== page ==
Back in Columbia, professional baseball commits to local community
Collyn Taylor / The Carolina Reporter River Rat brew master Drew Walker mixes the corn for the Columbia Fireflies-inspired beer. The Luminescent Lager is an American premium lager, which Walker said is perfect for baseball.
The Fireflies-inspired beer, Luminescent Lager, is available at River Rat and Spirit Communications Park. It will also be available at other bars around Columbia carrying River Rat beers.
Fireflies Community Relations Manager Elliott Anderson said having local businesses partner with the Single-A team helps the organization become more ingrained in the community.
By Collyn Taylor
First in an occasional series on the future of Columbia
Baseball is ingrained in the story of South Carolina’s capital city, so when the Columbia Fireflies opened its inaugural season in 2016, front office officials were intent on promoting that long-standing tradition.
In 63 of 125 years since the first team—the Columbia Senators—set up home base, there has been baseball in the capital city, and it has supported local communities and businesses.
“It’s very important, especially with us being so new,” community engagement manager Elliott Anderson said. “There’s been professional baseball before in Columbia, but not at this level. Making sure even our staff, our players, our mascot, everyone needs to be involved.”
During its inaugural season, the team started a reading program for schoolchildren and donates to local charities throughout the year. It brought different Columbia-based groups to throw out ceremonial first pitches and sing national anthems.
The local love spilled into the team’s sophomore season as the Fireflies partnered with River Rat Brewery to brew a Columbia and Fireflies-inspired beer: Luminescent Lager.
“They’re local and they want to make sure they’re embedded into the local scene and we’re kind of in that same ballpark—pun intended—of being hyperlocal,” River Rat brewmaster Drew Walker said. “We all live really close to here, we drink here, we eat food from around here, we’re friends with all the farmers around town.”
Walker described the American Pilsner as the “best beer for baseball.” The lager is brewed with corn instead of rice, which provides the alcohol for the beer without the body or color, making it less filling.
It’s light, Walker said, and perfect for the hot, humid South Carolina summers. The beer, which is brewed at River Rat less than five miles from Spirit Communications Park, was initially the Fireflies’ idea and the brewery eagerly jumped on board.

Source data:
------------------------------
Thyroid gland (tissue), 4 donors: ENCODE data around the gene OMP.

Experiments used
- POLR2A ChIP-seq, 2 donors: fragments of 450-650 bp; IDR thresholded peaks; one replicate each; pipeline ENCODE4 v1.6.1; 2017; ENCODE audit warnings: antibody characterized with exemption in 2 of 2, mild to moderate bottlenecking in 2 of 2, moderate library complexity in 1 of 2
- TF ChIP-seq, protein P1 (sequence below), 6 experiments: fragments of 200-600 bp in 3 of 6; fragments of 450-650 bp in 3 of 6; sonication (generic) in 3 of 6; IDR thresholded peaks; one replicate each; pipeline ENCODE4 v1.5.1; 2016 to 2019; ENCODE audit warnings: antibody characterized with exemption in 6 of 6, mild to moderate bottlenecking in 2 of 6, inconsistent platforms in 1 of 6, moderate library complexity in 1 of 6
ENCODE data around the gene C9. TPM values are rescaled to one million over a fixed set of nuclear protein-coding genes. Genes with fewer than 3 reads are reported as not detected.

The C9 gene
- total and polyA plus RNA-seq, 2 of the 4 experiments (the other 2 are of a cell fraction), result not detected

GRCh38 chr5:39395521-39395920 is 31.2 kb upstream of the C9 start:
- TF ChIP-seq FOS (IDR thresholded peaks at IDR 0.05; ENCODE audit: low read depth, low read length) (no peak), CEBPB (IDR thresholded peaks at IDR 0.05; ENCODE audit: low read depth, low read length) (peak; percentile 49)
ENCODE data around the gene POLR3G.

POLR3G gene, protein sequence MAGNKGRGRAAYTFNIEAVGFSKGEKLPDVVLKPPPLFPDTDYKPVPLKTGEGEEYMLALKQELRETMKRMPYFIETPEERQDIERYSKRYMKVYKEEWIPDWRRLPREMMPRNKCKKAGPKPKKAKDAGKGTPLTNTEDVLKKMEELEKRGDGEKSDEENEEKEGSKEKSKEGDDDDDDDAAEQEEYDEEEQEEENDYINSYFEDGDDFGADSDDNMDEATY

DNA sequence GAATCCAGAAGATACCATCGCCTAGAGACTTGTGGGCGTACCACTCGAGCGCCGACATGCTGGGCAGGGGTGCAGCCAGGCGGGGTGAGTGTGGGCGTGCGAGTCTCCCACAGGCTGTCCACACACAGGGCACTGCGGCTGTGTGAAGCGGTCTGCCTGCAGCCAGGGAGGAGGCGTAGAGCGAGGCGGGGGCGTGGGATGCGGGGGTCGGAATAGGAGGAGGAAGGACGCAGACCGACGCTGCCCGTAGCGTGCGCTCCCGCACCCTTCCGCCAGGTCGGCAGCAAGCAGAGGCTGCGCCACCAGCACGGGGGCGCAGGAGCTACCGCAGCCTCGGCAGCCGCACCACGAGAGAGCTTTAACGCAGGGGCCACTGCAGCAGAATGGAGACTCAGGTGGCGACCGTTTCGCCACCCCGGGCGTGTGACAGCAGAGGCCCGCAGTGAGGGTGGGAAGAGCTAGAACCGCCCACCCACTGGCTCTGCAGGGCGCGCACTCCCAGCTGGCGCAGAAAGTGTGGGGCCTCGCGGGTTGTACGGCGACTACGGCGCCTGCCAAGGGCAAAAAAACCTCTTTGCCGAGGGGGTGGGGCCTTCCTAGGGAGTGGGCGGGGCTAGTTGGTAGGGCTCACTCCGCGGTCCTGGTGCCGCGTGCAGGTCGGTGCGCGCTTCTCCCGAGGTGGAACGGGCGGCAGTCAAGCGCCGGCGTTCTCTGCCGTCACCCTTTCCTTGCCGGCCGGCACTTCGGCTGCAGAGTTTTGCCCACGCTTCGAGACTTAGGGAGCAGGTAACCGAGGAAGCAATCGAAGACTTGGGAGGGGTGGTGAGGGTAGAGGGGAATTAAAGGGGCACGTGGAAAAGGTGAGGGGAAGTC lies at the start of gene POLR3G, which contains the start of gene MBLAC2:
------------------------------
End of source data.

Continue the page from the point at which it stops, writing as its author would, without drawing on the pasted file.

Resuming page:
“It’d be kind of pointless if we brewed a beer that no one’s heard of,” Anderson said. “It helps a lot to know that we’re trying to do things local to benefit the community also.”
River Rat will sell the new lager at its brewery as well as the ballpark. Bars around Columbia will carry the beer, too. There’s a special Fireflies and River Rat-themed tap handle—complete with both businesses’ logo.
Right now, a few bars around Columbia have picked up the beer, and Walker said it will be available at Craft and Draft on Devine Street and at World of Beer in the Vista.
“When you see Luminescent Lager, you see it’s River Rat beer but it’s also the Fireflies,” Walker said. “It’s a partnership. If you really like the Fireflies, you’re going to drink a Fireflies beer and it just so happens to be a River Rat beer, so we get that advertisement out of it.”
River Rat, which sells a few different beers at Fireflies games, isn’t the only local business to be featured by the team. Corner Pantry gas station has a sign on the outfield wall; Blue Cross Blue Shield has advertisements peppered along the walkways; The Peanut Man, a sweets shop, sells snacks on the concourse.
Some older fans coming to Fireflies games have memories watching the Capital City Bombers play at Capital City Stadium on South Assembly Street and watching baseball greats like Hank Aaron and Frank Robinson patrol the field at “The Cap.”
It’s the same commitment to community, started by teams like the Bombers, that’s paying off for the Fireflies now. So far the team set an attendance record for professional baseball in Columbia, bringing 159,986 fans to the ballpark in 2016.
This year, they hope to shatter the record again and are already setting goals to increase ticket sales for the foreseeable future. To Anderson the mission is to become a major part of the community.
“I can’t tell you the last time I’ve been somewhere in the community and haven’t seen something Fireflies,” Anderson said. “That’s been pretty cool.”